Nearly one in two Americans is now living on the lower end of the income scale, according to theCensus Bureau. For a family of four that’s less than $45,000 a year. These are three families who are falling out of the middle class.
One bedroom for a family of five
Previous pay: $110,000
Current pay: None
Where they live: Staying as guests in a friend’s home
Talia Mobley and her husband Adam have been out of work for more than two years. Adam was a lead technician for Comcast and says, “I had it made.” Taliaworked in customer service.
Collectively, they have sent out 500 resumes but have not gotten one job offer.
Talia went back to school to retrain as a Certified Medical Assistant because she heard health care is where the jobs are. But she still hasn’t been able to find work.
Fifty percent of the unemployed in New Jersey have been out of work for more than six months, and it’s a similar story in Florida, Illinois and Nevada, according to the Brookings Institute.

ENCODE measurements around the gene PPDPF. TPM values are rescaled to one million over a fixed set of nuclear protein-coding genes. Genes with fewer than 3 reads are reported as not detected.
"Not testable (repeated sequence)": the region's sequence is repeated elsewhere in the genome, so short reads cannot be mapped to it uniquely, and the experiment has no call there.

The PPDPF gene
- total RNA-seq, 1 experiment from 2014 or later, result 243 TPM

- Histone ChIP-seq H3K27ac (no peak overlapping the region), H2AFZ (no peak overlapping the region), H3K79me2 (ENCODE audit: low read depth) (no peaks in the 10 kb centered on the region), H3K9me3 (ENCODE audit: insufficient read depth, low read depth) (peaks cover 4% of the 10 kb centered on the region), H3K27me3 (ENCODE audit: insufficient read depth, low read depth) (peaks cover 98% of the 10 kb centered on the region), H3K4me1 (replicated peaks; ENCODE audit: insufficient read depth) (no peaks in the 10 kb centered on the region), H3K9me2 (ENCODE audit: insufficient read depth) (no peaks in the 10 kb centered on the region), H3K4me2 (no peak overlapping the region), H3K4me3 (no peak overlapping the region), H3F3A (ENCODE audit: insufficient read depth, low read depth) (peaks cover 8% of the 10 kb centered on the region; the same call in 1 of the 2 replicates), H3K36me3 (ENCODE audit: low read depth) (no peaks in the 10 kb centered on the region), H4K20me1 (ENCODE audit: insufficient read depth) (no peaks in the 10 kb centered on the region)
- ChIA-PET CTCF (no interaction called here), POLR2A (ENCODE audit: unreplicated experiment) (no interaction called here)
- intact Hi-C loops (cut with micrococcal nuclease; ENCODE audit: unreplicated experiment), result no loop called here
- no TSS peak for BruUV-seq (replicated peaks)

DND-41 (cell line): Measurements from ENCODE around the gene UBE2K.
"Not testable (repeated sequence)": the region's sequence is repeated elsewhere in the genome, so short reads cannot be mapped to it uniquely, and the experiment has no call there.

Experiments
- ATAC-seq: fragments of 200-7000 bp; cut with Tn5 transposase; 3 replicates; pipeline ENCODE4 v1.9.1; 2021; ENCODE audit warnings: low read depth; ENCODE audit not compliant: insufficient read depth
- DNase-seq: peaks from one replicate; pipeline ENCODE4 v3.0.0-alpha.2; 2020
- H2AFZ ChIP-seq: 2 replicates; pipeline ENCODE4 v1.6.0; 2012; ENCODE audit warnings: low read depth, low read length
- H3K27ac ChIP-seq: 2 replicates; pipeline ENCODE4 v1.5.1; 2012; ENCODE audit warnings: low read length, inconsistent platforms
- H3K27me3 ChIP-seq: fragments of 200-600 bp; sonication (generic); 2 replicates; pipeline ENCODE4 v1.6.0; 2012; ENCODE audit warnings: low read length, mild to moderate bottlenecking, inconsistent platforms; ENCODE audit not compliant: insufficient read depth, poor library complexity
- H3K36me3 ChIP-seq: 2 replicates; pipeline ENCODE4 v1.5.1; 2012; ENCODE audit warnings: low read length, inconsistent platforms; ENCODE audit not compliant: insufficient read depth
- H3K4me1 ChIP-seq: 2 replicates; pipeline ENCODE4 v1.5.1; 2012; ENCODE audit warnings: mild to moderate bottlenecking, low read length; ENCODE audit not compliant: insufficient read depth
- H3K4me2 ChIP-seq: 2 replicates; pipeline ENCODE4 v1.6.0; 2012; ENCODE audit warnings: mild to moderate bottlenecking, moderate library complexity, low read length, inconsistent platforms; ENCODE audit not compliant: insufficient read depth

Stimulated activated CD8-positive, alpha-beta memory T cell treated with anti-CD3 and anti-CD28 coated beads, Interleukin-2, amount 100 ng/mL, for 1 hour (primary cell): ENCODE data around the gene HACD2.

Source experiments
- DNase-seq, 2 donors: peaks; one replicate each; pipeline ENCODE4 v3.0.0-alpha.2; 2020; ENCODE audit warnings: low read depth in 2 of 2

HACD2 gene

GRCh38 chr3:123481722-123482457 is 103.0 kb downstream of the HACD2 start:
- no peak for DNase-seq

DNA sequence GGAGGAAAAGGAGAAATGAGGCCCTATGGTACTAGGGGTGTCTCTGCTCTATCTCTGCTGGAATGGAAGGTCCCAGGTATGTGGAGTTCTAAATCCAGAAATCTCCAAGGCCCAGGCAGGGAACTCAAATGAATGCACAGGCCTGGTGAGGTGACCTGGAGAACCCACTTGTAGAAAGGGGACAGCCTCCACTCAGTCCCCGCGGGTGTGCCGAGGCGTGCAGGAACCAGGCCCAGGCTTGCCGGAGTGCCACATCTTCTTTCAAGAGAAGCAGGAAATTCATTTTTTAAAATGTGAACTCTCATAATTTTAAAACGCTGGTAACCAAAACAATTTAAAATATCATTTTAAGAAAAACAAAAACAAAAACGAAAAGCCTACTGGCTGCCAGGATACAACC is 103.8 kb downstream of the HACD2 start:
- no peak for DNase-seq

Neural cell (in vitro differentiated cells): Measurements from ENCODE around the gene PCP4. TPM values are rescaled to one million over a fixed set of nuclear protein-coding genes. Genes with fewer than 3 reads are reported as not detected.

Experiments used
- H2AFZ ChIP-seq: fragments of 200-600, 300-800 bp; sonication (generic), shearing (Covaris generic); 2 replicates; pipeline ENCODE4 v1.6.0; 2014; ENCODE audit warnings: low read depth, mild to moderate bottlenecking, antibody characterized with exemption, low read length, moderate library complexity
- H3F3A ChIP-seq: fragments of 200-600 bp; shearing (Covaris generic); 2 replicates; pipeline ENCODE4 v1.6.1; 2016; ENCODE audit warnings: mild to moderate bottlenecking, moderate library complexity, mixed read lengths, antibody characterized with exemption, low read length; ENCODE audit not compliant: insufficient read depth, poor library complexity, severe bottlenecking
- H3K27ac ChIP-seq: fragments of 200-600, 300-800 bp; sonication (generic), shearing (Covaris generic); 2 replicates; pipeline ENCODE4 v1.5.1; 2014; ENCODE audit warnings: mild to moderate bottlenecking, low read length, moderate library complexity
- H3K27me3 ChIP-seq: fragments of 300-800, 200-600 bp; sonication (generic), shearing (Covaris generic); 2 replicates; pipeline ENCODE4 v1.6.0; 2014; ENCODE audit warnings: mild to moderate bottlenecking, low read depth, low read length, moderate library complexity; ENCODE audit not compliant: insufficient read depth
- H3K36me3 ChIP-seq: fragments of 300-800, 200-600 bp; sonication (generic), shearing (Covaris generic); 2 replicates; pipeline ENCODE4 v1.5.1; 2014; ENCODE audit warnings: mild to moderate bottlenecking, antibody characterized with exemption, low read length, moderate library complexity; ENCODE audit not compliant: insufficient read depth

From six figures to the poverty line
Previous pay: $130,000
Current pay: $15,000
Where they live: Their foreclosed home, awaiting eviction
This family of 5 represents what it can look like when the bottom falls out of the middle class.
They live in Morris County, N.J., where the median household income is $91,403.
Unwilling to show their faces, they still wanted to share their story. The father used to make over $100,000. But then his 6-figure, telecom job of 20 years went to India.
They haven’t paid their mortgage since 2009 and wake up each morning wondering if today will be the day they are evicted.
Not living in poverty but not making it
Previous pay: $40,000 to $50,000
Current pay: $12/hour
Where they live: Family shelter
A mother and her three children in Bergen County, N.J., now call a shelter home. Too ashamed to show their faces, the mother says, “I never thought in a million years I’d be at this point.”
But when she lost her customer service job, she could no longer pay the rent in a county where the median household income is $77,000.
The manager of the shelter sees more and more families like this — stuck in the middle. Not living in poverty but not making it either.
Since we first met her, the mother has been re-hired by her previous employer working in customer service, but only part time.